There’s a lot more to Chefchaouen than just the picture-perfect blue alleys, just look up and you’ll see the raw peaks of the Rif mountains looming above the blue medina. We definitely wanted to do some hiking while in town so we decided to head up Jebel El Kelaa which at 1616m is the highest peak in the Rif mountain range. Sadly we woke to the sound of rain but we’d paid to stay an extra day and didn’t want to waste it so we packed all our waterproofs (which can’t handle more than a sprinkle of rain) and set off. There were no signs to direct the way and little information online but thankfully I found the very handy Uneven Tenor Blog which really helped us.
We exited the medina and began climbing up some steps until we spotted a little trail leading off to the right. This was the shortcut we wanted to take through the valley as appose to the road which is maybe double as long. The rain had eased but fog swept through the valley like we were in a natural steam room. The trail led us past some very rustic houses built with scrap metal and nestled beneath an overhanging cliff. We spotted a guard dog watching us like a hawk so we prepared ourselves with some rocks just incase he was aggressive but thankfully he was very courteous and moved out the way for us without making any noise.
Somehow though, word got out that two foreigners were coming and the sound of barking dogs echoed through the valley. Ah man, this is my biggest worry when hiking in countries with stray dogs. I know they sense my fear but I can’t help it. I think we were very lucky though as three dogs were barking and growling at us from across a stream but our trail veered off and they didn’t follow us. The fog became thicker and it was hard to see where to go without any view ahead of us. Then our trail narrowed even more and at times it seemed like we weren’t even on a path. I referred back to the blog and followed the direction to just aim high and right up the valley and eventually we joined up with the road. What a relief. We passed a cool sharp rock with a precarious looking edge which seemed to defy gravity. We had an easy stretch winding our way up the dirt road via lots of switchbacks. A local man waited suspiciously on a corner until we arrived and he asked us if we wanted any marijuana. We didn’t find the locals round there very smiley or jolly actually, maybe the weather was upsetting them.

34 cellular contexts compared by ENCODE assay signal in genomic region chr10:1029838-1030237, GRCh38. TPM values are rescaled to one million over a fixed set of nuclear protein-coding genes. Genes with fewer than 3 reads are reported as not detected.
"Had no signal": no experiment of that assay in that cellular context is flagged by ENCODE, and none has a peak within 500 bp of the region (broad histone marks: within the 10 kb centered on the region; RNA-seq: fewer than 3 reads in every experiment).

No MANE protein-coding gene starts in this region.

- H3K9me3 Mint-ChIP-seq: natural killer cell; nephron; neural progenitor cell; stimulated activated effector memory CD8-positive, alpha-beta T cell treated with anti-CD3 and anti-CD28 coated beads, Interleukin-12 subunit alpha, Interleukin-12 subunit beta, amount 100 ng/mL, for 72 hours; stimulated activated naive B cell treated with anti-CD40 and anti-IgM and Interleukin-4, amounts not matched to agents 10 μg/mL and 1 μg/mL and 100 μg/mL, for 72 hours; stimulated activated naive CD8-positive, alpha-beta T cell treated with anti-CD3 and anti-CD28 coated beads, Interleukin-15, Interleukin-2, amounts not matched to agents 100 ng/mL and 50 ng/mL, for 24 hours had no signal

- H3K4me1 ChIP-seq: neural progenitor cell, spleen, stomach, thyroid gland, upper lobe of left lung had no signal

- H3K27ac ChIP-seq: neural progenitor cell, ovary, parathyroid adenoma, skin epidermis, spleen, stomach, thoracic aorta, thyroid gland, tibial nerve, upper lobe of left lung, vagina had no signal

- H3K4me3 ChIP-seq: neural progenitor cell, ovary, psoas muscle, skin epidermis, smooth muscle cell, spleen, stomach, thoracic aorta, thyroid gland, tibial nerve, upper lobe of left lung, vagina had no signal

We were very grateful for the blog as it directed us off the road, again onto an un-marked trail. We passed a few cows and a couple of houses but that was all, and there were certainly no other hikers. We began a steep section uphill and decided to stop for lunch. We had a baguette poking out our bag for the whole hike so the mist had made it rather soggy but it was still good to eat something.
The fog didn’t seem to be getting any better and at about 75% of the way up the mountain we decided to give up. It wasn’t worth climbing up if we couldn’t see anything so we reluctantly headed down and as if on cue the clouds started dispersing. So we waited, and re-evaluated whether we should quit but then the valley vanished out of sight again and a cool mist wrapped around us. That was it, time to head back.
But of course you all know what happened, the further down we got the more the weather cleared up and by the time we were standing on a rock looking down on the medina there were blue skies above us. Bloody typical. We took the road back as we didn’t want to tempt fate with the stray dogs but the road was never-ending. It just seemed to go on forever, with the worlds longest switchbacks. So we took some shortcuts where possible, met some goats and scrambled down a very rocky hill where I managed to fall over twice as rocks rolled under my feet. We got back to our hotel, absolutely exhausted after hiking about 16km and we were so grateful when our hotel gave us free mint tea and a bowl of fruit while we watched the sun stain the sky pink and the echoing sound of ‘Allahu Akbar’ being called through the medina.